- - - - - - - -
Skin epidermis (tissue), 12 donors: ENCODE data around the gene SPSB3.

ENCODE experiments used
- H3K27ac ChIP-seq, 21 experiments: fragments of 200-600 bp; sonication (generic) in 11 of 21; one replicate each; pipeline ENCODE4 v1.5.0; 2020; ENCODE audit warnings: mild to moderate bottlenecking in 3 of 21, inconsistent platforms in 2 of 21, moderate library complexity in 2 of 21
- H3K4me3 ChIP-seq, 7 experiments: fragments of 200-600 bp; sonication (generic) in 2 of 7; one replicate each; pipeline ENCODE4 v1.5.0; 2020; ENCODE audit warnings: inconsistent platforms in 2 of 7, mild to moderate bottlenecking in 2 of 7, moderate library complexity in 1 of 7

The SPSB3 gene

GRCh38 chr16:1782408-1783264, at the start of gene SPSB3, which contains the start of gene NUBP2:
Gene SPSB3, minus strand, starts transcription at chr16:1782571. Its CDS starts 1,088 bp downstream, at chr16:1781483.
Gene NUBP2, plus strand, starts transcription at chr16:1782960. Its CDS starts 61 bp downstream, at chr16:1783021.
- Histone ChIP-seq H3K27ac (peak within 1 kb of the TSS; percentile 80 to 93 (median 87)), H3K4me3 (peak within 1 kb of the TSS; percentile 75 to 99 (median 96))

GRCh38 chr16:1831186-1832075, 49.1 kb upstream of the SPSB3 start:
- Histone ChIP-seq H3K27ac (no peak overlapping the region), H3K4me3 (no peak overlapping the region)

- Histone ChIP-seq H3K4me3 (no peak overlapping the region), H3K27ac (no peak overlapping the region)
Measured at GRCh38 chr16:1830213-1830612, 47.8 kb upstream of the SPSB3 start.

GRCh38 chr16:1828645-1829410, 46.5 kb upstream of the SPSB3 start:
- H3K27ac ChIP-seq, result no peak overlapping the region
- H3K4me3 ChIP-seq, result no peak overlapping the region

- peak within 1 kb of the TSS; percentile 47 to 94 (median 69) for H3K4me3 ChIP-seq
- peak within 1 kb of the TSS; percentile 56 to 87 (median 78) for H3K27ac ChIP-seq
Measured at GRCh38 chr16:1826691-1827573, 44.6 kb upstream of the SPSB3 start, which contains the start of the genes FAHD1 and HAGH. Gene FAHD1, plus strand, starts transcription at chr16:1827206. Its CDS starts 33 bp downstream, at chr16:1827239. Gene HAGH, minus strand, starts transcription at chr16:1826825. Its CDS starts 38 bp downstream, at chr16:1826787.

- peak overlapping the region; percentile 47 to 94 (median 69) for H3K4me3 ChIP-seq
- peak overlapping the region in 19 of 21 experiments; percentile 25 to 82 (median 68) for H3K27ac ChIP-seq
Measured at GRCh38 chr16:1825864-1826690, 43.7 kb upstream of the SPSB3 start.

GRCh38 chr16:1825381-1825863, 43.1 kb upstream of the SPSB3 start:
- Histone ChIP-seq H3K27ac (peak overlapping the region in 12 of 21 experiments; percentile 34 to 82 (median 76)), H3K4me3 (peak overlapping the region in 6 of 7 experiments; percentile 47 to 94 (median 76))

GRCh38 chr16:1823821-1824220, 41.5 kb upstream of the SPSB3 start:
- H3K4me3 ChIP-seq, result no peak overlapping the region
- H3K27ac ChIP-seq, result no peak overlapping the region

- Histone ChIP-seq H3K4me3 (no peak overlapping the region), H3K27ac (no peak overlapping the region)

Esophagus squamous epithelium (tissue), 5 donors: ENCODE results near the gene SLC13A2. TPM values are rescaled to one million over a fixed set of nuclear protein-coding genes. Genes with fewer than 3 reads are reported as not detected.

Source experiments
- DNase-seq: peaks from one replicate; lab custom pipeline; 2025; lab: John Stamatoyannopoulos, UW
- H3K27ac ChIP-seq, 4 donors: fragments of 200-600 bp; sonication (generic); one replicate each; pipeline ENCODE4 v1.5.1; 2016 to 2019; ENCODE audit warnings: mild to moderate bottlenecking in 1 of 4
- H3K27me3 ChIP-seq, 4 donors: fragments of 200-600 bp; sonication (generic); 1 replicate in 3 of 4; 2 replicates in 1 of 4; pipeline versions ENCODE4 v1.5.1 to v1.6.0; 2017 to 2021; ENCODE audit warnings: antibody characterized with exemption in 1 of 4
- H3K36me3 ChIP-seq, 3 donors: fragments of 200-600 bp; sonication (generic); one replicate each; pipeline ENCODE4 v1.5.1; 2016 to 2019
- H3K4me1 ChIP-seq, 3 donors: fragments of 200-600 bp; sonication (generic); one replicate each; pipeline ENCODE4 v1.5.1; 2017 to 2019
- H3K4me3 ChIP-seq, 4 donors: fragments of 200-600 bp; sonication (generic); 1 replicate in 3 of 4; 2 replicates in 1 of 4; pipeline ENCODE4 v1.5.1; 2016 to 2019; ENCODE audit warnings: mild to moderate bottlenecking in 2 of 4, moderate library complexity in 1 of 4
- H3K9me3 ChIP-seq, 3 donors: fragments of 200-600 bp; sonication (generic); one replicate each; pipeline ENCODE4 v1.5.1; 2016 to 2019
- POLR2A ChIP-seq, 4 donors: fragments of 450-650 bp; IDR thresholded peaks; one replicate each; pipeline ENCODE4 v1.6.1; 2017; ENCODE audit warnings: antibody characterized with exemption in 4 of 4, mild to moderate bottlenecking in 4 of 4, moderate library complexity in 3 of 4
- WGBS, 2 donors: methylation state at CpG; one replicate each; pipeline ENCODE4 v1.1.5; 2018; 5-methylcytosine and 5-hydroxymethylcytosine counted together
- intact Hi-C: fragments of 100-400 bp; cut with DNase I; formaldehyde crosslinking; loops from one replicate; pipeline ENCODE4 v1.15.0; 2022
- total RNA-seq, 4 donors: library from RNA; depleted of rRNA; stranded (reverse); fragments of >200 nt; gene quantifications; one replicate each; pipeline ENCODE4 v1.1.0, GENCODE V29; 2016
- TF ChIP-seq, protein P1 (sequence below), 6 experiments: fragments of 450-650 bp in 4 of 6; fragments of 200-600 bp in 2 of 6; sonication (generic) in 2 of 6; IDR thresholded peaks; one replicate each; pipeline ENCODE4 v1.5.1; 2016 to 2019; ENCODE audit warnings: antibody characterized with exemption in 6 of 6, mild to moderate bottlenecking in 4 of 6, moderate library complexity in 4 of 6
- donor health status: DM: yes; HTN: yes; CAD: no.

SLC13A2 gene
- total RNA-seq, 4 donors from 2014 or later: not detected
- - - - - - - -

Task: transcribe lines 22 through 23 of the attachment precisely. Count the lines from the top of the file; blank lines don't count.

Measured at GRCh38 chr16:1825864-1826690, 43.7 kb upstream of the SPSB3 start.

GRCh38 chr16:1825381-1825863, 43.1 kb upstream of the SPSB3 start: